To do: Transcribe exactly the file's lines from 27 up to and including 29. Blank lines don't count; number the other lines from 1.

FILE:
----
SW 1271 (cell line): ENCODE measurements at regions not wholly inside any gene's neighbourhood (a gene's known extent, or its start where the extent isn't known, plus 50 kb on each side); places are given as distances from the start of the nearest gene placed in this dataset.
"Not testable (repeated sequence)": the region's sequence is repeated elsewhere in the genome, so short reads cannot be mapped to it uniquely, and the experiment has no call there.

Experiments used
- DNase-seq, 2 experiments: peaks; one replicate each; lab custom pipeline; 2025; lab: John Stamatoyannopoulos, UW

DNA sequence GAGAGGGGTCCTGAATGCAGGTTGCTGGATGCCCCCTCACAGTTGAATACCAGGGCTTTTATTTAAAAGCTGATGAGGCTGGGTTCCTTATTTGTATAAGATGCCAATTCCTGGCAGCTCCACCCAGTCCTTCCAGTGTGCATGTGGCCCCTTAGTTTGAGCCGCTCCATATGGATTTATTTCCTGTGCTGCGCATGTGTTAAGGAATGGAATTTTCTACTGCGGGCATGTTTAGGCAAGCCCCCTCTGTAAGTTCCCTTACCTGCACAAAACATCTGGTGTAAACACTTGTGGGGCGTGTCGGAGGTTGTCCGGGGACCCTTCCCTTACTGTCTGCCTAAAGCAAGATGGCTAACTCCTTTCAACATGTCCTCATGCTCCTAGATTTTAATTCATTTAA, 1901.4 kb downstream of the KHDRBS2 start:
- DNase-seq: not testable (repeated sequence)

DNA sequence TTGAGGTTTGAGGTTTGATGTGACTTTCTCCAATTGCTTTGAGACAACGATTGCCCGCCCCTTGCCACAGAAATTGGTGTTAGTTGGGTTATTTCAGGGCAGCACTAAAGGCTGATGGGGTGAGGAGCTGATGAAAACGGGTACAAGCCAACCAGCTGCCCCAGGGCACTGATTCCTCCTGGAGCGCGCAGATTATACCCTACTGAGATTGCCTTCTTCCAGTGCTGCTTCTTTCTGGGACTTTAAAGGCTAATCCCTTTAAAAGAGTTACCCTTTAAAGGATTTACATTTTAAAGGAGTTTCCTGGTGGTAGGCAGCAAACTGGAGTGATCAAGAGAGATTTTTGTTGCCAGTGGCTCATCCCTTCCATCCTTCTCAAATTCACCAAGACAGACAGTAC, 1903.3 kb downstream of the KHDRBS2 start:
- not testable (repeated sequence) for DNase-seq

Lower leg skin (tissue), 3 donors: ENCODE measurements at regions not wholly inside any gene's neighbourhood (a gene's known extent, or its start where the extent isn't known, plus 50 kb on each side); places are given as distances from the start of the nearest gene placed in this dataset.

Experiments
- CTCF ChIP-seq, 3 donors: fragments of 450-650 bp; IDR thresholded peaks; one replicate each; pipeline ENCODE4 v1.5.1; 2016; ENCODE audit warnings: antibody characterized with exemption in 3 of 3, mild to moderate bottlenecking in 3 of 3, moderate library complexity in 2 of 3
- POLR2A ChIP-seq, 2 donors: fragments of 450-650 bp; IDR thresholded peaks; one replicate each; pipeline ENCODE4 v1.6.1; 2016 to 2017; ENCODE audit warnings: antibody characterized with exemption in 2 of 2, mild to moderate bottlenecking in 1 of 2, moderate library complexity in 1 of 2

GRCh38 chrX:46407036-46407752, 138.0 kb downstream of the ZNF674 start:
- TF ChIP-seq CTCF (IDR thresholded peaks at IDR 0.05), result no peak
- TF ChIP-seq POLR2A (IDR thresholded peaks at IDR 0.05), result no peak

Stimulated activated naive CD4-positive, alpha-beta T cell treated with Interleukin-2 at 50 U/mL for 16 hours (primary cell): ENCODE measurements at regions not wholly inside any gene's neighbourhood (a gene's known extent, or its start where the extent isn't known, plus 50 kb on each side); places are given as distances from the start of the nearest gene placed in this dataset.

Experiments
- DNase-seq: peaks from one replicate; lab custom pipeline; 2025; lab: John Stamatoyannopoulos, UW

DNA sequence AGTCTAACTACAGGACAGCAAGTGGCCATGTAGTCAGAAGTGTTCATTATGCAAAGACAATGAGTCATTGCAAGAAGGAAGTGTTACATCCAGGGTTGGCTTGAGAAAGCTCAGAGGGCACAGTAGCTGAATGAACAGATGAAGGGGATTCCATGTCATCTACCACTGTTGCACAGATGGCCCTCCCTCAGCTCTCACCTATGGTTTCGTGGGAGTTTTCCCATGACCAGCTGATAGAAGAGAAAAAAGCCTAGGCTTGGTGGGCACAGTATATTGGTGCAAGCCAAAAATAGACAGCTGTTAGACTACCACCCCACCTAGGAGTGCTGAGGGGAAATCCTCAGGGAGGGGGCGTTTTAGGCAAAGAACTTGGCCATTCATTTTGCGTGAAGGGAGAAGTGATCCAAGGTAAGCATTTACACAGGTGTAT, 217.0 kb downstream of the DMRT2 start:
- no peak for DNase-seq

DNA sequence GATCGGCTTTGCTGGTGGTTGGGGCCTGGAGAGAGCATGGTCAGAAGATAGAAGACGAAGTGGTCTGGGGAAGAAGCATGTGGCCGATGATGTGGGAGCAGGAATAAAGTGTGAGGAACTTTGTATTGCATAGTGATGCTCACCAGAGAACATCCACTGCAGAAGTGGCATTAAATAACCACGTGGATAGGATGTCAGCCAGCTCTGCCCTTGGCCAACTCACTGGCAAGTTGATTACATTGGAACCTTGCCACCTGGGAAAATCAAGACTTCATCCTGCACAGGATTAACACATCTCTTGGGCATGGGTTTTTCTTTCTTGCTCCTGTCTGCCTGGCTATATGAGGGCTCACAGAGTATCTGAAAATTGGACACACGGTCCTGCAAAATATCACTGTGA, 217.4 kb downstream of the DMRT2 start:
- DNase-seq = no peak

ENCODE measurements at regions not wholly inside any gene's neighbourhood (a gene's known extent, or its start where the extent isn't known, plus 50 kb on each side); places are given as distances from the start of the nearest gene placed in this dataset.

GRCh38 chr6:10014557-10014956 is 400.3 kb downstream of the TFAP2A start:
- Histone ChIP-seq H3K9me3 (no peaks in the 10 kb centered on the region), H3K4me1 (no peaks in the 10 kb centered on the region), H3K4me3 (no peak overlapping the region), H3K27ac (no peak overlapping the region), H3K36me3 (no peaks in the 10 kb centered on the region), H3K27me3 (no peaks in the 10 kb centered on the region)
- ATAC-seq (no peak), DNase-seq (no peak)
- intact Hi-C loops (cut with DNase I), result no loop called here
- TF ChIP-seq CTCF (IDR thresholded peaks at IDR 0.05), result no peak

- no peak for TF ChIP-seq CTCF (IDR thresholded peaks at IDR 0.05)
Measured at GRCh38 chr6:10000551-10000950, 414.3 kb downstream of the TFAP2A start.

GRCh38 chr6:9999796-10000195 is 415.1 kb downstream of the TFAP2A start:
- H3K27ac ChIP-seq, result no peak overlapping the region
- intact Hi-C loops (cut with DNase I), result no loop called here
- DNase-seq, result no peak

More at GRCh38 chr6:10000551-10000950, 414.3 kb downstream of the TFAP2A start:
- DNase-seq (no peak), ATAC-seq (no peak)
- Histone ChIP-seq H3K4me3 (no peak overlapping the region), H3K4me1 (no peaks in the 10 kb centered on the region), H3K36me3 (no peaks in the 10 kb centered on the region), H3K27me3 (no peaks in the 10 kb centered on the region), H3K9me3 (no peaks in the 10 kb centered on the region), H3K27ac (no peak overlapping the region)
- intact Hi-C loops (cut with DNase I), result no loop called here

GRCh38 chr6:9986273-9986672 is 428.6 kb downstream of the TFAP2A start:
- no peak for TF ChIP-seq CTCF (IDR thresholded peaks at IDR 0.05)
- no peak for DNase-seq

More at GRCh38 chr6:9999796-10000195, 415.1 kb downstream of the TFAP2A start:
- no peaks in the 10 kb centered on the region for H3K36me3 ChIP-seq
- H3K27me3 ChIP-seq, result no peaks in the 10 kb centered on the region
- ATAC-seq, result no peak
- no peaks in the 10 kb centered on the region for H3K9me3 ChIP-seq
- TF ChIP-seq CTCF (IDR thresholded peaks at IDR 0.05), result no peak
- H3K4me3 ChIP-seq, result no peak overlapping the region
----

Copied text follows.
- intact Hi-C loops (cut with DNase I), result no loop called here
- TF ChIP-seq CTCF (IDR thresholded peaks at IDR 0.05), result no peak

- no peak for TF ChIP-seq CTCF (IDR thresholded peaks at IDR 0.05)